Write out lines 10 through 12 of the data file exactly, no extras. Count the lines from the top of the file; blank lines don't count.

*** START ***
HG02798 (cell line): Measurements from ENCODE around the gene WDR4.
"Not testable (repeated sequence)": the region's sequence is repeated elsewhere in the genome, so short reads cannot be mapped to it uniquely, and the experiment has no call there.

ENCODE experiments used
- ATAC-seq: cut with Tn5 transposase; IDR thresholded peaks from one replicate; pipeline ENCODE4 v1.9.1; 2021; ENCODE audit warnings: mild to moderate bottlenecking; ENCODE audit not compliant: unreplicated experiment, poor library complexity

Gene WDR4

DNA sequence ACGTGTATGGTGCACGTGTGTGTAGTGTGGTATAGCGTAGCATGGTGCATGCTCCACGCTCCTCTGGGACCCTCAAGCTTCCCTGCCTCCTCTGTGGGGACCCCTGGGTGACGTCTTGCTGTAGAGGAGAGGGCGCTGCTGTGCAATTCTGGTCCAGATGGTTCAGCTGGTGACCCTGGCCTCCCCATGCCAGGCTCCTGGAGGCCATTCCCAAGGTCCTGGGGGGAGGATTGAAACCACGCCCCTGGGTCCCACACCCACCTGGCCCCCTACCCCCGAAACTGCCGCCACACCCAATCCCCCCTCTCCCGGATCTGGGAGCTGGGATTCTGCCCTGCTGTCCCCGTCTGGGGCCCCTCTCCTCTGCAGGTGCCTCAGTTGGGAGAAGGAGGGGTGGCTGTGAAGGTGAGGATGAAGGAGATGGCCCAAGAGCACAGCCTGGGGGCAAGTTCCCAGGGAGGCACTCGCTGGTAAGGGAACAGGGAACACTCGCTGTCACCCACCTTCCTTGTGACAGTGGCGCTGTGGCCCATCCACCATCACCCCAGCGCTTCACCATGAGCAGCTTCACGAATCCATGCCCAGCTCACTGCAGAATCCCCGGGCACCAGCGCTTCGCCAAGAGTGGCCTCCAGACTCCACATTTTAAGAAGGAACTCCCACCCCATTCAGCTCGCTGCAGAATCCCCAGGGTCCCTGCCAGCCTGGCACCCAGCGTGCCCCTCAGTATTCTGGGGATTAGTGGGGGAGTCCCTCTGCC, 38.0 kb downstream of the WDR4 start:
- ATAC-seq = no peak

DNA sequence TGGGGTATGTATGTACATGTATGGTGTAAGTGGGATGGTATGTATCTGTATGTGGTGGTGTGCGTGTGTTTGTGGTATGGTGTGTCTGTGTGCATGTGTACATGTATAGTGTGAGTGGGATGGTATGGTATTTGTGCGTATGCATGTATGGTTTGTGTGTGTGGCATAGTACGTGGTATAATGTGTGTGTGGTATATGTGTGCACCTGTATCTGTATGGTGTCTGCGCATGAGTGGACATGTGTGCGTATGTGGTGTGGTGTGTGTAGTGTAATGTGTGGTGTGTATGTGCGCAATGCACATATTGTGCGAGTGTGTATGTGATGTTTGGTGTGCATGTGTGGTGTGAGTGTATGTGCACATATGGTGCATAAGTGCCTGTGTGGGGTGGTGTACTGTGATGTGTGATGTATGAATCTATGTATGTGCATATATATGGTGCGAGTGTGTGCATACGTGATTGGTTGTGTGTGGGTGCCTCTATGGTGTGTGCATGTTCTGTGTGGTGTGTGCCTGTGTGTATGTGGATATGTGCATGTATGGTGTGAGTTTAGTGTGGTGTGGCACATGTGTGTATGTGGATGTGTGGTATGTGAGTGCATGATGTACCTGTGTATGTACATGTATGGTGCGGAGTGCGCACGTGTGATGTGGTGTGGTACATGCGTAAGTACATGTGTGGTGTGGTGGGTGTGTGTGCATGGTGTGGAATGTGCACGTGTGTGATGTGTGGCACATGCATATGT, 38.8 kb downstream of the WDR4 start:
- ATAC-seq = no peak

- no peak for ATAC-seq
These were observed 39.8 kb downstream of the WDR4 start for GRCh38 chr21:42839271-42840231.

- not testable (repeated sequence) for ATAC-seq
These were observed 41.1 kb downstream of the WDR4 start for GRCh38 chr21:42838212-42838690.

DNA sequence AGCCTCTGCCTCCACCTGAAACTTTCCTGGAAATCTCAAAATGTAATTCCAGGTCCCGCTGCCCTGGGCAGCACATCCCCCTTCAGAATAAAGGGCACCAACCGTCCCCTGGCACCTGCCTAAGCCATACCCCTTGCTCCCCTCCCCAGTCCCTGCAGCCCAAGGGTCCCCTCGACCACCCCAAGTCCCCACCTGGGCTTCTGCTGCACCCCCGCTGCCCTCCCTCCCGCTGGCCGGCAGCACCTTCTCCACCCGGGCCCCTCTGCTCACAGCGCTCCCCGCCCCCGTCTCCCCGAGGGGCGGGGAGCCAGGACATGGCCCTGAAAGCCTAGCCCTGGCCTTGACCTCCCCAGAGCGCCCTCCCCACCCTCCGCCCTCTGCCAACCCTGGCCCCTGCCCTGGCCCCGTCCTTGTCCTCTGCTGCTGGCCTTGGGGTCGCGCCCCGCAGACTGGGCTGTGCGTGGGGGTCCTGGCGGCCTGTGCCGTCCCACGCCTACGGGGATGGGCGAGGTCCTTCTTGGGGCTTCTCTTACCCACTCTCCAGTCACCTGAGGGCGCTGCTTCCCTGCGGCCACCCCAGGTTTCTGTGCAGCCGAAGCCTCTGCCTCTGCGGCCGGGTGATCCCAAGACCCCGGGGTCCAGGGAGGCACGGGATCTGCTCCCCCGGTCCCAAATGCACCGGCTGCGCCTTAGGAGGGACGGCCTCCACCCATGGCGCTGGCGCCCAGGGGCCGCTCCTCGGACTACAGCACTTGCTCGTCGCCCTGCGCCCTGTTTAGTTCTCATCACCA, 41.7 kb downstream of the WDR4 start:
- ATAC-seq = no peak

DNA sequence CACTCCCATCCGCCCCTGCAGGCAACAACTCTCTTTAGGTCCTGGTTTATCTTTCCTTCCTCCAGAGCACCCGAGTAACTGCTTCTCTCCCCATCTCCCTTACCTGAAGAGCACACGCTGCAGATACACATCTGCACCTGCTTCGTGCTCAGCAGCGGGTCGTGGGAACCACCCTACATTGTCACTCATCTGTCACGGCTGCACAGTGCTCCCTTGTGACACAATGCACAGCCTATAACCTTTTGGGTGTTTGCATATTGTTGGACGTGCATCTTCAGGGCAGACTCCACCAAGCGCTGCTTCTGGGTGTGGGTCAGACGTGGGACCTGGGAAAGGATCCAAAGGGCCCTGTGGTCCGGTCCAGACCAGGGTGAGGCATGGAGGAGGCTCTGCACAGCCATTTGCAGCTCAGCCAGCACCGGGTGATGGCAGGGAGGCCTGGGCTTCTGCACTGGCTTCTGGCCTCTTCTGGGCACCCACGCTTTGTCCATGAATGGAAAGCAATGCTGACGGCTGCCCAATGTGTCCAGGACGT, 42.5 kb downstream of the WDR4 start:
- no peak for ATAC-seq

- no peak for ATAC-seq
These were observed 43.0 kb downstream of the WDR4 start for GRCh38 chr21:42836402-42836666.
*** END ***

- no peak for ATAC-seq
These were observed 39.8 kb downstream of the WDR4 start for GRCh38 chr21:42839271-42840231.

- not testable (repeated sequence) for ATAC-seq